Tupper Lake water project under budget
But new water tank site adds unexpected costs
TUPPER LAKE — This town agreed to pay for a $78,780 increase to its water district No. 3 improvement project last week, covering additional costs for a site location change and subsequent electrical and environmental cost increases.
The project is part of a larger joint water improvement project with the village and focuses on district No. 3, which covers the neighborhood including and below the Adirondack Club and Resort on Mount Morris, including Tamarack Drive and Robinwood Lane.
Supervisor Patti Littlefield and counsel members Mike Dechene and Mary Fontana, who made up the small board meeting this month, listened to Kevin Feuka from C2AE (Capital Consultants Architects and Engineering) explain the reason for the change order and voted unanimously to approve it, still keeping the $1.5 million project under budget but making that budget a little tighter.
“I know the cost is high, but a lot has gone into staying working with the contractor that has a good reputation for keeping costs under control and being thorough in their bidding,” Feuka said.
The change order increase is actually two separate increases, an additional $40,000 for unexpected site changes and $38,000 for unexpected electrical changes.
These cost changes both stem from changing the proposed site of the district’s water tank, which occurred after it was revealed its original location would have been inside the ACR property. Feuka said this first site was perfect: flat and open, which keeps site costs down.
New data from the town showing incorrect boundary information between the village and ACR meant they had to abandon the site and move downhill to the edge of ACR property.
The $38,000 charge is for the change in plans for running electric lines, powering the pumps from the bottom instead of the top of the mountain.
This lower, more wooded location also meant the height of the water tank tower had to be increased to meet pressure requirements. The tower ended up being 59 feet high.
“That’s pretty high,” Feuka remarked, and is higher than was budgeted for.
North Country Contractors, which is doing the project and also installed the village’s well water system, reassessed the cost, which already created two change orders in May: $550,000 for site improvements on the new location and $549,000 for a new, higher tank.
Feuka said he wanted to buy the tank as soon as possible since steel tariffs introduced in March by President Donald Trump’s administration may raise the price of such a tank significantly in the near future. Steel tariffs put a 25 percent tax on the metal imported for all countries of the world, with South Korea, Argentina, Australia and Brazil exempt.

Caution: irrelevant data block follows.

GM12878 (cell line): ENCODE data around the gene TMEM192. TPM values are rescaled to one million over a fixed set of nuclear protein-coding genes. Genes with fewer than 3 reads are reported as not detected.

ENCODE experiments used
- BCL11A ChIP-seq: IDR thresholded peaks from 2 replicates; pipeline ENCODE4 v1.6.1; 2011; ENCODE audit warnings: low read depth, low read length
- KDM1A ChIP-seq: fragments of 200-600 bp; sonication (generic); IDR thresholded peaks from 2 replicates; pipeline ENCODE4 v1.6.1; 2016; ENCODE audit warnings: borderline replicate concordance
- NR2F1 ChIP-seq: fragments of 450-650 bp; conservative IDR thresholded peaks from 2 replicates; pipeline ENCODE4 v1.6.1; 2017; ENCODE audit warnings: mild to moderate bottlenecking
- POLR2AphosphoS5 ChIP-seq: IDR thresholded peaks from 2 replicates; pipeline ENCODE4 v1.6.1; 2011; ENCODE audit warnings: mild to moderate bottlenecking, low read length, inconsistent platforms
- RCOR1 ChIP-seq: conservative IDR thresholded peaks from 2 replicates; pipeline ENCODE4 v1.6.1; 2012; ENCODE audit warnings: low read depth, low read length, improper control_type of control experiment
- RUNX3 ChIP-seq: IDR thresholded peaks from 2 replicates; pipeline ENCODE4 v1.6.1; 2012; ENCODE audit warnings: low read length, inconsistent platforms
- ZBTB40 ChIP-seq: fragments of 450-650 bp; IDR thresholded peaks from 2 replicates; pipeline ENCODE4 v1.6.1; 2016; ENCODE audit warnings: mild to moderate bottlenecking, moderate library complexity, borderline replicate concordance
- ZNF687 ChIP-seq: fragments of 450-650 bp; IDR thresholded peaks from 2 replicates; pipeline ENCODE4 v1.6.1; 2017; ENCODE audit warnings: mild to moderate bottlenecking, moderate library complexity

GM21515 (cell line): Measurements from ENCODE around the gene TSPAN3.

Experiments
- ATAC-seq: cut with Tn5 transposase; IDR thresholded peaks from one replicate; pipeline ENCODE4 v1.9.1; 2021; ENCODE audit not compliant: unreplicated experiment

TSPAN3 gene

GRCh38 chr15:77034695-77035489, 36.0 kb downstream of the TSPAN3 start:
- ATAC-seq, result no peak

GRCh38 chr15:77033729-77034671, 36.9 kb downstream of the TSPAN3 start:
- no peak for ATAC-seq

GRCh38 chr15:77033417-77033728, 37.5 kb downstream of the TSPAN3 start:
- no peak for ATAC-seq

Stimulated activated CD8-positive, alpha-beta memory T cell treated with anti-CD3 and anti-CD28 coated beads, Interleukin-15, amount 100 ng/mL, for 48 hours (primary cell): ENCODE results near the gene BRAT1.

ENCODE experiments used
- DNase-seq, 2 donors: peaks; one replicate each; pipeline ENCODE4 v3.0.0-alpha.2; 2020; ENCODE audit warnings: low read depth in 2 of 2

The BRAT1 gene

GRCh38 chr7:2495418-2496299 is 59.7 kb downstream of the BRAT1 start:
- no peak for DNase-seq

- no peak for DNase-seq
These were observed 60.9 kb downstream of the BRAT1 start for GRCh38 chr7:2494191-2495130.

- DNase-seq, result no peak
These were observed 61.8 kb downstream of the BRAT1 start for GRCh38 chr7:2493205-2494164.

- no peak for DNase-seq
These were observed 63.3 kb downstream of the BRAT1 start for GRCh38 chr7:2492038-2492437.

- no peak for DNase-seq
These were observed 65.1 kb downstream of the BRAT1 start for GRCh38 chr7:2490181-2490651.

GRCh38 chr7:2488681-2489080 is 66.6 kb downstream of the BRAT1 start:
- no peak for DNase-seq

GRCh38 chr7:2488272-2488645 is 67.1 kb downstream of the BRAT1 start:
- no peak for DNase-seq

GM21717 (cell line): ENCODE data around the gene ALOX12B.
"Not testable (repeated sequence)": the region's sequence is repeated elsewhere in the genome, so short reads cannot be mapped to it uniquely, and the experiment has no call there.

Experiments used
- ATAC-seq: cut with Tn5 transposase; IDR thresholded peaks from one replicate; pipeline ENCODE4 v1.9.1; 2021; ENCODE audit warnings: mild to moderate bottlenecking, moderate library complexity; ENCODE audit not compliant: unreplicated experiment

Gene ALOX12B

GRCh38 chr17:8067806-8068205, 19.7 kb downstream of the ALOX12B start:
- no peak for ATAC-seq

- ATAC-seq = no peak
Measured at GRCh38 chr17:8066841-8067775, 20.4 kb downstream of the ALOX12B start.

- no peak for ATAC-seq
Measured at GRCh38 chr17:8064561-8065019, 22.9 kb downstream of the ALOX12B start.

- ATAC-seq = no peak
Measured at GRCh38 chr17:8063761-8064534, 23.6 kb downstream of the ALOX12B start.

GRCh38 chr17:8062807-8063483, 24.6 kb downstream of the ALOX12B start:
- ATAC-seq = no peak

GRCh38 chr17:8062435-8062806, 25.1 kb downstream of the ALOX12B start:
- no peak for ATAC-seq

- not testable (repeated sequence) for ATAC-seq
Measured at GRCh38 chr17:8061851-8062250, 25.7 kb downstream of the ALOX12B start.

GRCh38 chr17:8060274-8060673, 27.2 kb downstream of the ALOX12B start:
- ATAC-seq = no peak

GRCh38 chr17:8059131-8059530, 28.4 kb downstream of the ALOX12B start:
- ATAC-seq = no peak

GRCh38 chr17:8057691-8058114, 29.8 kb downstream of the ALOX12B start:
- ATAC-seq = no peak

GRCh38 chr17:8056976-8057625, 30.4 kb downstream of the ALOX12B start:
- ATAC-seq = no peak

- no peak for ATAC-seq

“If we didn’t bite the bullet and place an actual purchase order for the tank, the steel price was going to go up as much as 10 percent,” Feuka said.
Because the new tank is over 40 feet high it requires a “major” state Adirondack Park Agency permit to request permission to built that high, which can take 90 days or more.
Feuka said he cut negotiations with the APA short to get the permit in time, before the tank cost got more expensive and caused another change order.
The APA’s permit calls for limiting the tree clearing area, which makes construction harder and more expensive, as well as a 200-foot extension to the access road to take an APA-suggested path. These changes, along with the APA directive to plant short evergreen trees to screen the tank contributed to the $40,000 change.
Shovels hit the ground on this project today, with all pipe supposed to be laid by Oct. 8. The tank will be delivered Oct. 22 and a “substantial completion” is scheduled for Dec. 31, meaning it should be operational by 2019.
Feuka said $1,180,000 of the project’s $1.5 million budget has been spent already on construction. It has a fair amount in its contingency fund, but Littlefield said these change orders mean not much else can change within the project ‘s budget. She also said $200,000 will be paid for by members of water district No. 3, with the rest being covered by state and town grants.
Members of the district should see a pressure improvement in their water service.
“My understanding is the way we are now, before this project, if the fire department had to hook on to one of those hydrants, their pumper could suck the line dry,” Dechene said.
The current pumps were described as “inefficient,” and though residents may not see increased pressure, they should receive more sustained high pressure. The improvements also allow the district to accept more development, specifically at the ACR property.
Dechene said that after a letter about the project was sen to all property owners in district, only one responded to oppose the change.
At the meeting the town also paid its first project payment of $54,588.